Halstead Property

Return to Halstead Property Homepage

Recent Press

More

For questions regarding press and public relations please contact us.

212-396-8217 phone

Mentioned in this Article:
Lauren Cangiano

Lauren Cangiano
Park Avenue Office

Ari Harkov

Ari Harkov
Village Office

Warner Lewis

Warner Lewis
Village Office

Christine O Neal

Christine O Neal
Westside Office

New York Times

Real Estate Agents With A Lot On Their Plates



By CONSTANCE ROSENBLUM

FOR the past seven years, Brian Morgan has had a flourishing career as a broker for Citi Habitats, specializing in apartments in Flatiron, the Village and Gramercy, especially the Gramercy Starck, where he lives. But when his younger brother Joey decided to open a string of buzzy sports-themed bars, it was no surprise that Brian was the first person to climb on board.

“I would never have gotten involved if it were anyone else,” said Brian, who is 37. “But we’ve done everything together since Day 1.”

The first bar, called Traffic, opened in 2009 on the Upper East Side. A sister Traffic followed two years later in Hell’s Kitchen, and a third bar, called WashOut, opened in May in Montauk, on Long Island. While Joey runs the businesses, Brian, who describes himself as an investing partner “but also part of the vision,” helps shape everything from décor to ambience to the menu. If he sees something wrong, like a garbled order or food that’s cold, he’ll text his brother. “I could reprimand the person responsible,” Brian said, “but I know the chain of command.”

The brothers talk daily on the phone, and frequently consult on menu changes, like whether to add baked (not microwaved) nacho chips. Brian is also the major programmer of the flotilla of giant TV screens on which big games are broadcast, using lots of bells and whistles, especially when Indiana, Joey’s alma mater, is playing. (Go, Hoosiers!)

The synergy between the two parts of Brian’s life operates in multiple ways. Along with taking clients to Traffic and offering them vouchers for free drinks, he also organizes Citi Habitats events at the bars. And reciprocity works in reverse. “Half his clients are my friends,” Joey said.

Not everyone can wear these two particular hats at the same time. What with racing around the city for showings, masterminding nail-biting closings and being on call 24/7, most brokers have no time or energy for a second career. But a select few crave more than making deals, and for them running a restaurant holds a special allure.

That’s not surprising. Both feeding people and helping put a roof over their heads fall under the broad rubric of the hospitality industry. Both careers attract extroverts and offer flexible schedules. Plus, who knows a neighborhood’s needs better than the broker who sells properties in the area?

Some brokers are simply silent partners, writing checks and keeping out of the way. Frank Castelluccio, a Corcoran broker who is an investor in Sapori, his brother-in-law’s Italian restaurant in Kips Bay, is so busy that he has visited the restaurant only three times since it opened earlier this year. Other brokers are practically up to their elbows in flour, doing everything from buying china to busing tables.

Neither selling real estate nor running a restaurant is for the faint of heart. Yet the potential rewards of simultaneously doing both are great. When the real estate market slackens, a second stream of income can prove welcome. And as Brian Morgan has discovered, the opportunities for synergy are endless. A woman stops by for a meal and mentions that her nephew needs an apartment. A man who has checked out a brownstone becomes a lunchtime regular. And where better to celebrate a closing than at the broker’s very own restaurant?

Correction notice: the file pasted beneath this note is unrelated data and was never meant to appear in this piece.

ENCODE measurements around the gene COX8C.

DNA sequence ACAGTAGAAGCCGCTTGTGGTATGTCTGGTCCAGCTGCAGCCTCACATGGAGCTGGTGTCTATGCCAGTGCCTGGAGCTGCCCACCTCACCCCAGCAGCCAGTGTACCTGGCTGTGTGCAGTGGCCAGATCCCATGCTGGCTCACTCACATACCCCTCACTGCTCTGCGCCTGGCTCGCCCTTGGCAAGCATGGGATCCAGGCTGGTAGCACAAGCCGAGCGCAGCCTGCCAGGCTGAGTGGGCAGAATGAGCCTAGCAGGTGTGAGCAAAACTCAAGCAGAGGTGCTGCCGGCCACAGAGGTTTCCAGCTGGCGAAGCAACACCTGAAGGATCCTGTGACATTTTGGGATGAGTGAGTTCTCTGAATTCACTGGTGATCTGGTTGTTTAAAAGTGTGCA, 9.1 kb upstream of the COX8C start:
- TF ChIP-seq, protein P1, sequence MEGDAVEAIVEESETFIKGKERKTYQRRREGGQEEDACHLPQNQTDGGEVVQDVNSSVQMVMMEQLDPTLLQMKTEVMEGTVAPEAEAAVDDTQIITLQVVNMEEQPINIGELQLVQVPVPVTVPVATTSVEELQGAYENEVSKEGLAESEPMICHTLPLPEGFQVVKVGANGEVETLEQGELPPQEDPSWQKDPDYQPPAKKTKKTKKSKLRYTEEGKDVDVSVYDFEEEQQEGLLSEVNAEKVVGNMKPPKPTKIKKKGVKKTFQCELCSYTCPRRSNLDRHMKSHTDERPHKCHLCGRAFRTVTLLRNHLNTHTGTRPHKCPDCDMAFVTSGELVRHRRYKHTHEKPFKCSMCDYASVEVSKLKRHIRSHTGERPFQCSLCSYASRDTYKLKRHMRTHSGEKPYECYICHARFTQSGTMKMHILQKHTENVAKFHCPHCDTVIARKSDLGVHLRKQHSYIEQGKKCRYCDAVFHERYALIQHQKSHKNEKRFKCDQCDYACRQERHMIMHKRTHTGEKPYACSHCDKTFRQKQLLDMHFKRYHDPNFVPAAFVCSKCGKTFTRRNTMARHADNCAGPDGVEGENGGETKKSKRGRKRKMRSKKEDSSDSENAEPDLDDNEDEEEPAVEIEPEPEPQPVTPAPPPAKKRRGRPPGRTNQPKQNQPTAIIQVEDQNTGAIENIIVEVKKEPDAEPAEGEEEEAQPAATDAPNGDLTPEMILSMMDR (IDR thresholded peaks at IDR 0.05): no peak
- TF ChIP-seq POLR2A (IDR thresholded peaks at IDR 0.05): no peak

Many brokers find their way to the restaurant business through a family member. For Christine O’Neal, the route worked in reverse. With her husband, Michael, and his actor brother, Patrick, she helped create such signature New York institutions as the Ginger Man, the Landmark Tavern and O’Neal’s Balloon, opposite Lincoln Center. But over time her family’s needs changed. “We had two young children, and we were running out of ready cash,” said Ms. O’Neal, who is 74. “Basically, I needed a job.” The city’s real estate business was booming, and in 1985 she became a broker, joining Halstead two years later.

Still, her first love never faded. Thirteen years ago she and her husband opened the West 79th Street Boat Basin Cafe, in a waterfront structure topped with a soaring Guastavino vault. The cafe is very much Ms. O’Neal’s baby. She was the one who found the space; cards on every table announce: “I found this great home for the Boat Basin Cafe. Now let me find a great home for you.” She does everything from cut tablecloths to paint clouds on room dividers.

From the real estate side of her life Ms. O’Neal has learned useful skills. “Halstead taught us about self-promotion,” she said. So she makes sure that the cafe aggressively uses social media to advertise itself and encourages waiters to Twitter — “200 people eating lobster rolls on the terrace right now!” And like many brokers who run restaurants, Ms. O’Neal sees parallels between the occupations, especially in New York. “What else do New Yorkers talk about except real estate and restaurants?”

Lauren Cangiano, who has spent 26 years as a broker with Halstead, also came to the world of restaurants through her family. Her husband, Louis, had been in the food business for decades, notably helping run an Italian specialty food business on Staten Island that his grandparents had started. “But by 2008, business at the Staten Island store was winding down,” Ms. Cangiano said, “and we were looking for the next phase of the food chain.” That turned out to be Tre Otto, a 42-table Italian restaurant that opened in 2009 on upper Madison Avenue.

Although the Cangianos are the owners, Mr. Cangiano’s entire family is involved. His sister is the manager for weekday lunches. His brother does the accounts. His 83-year-old father can sometimes be found atop a stepladder fixing the air-conditioner.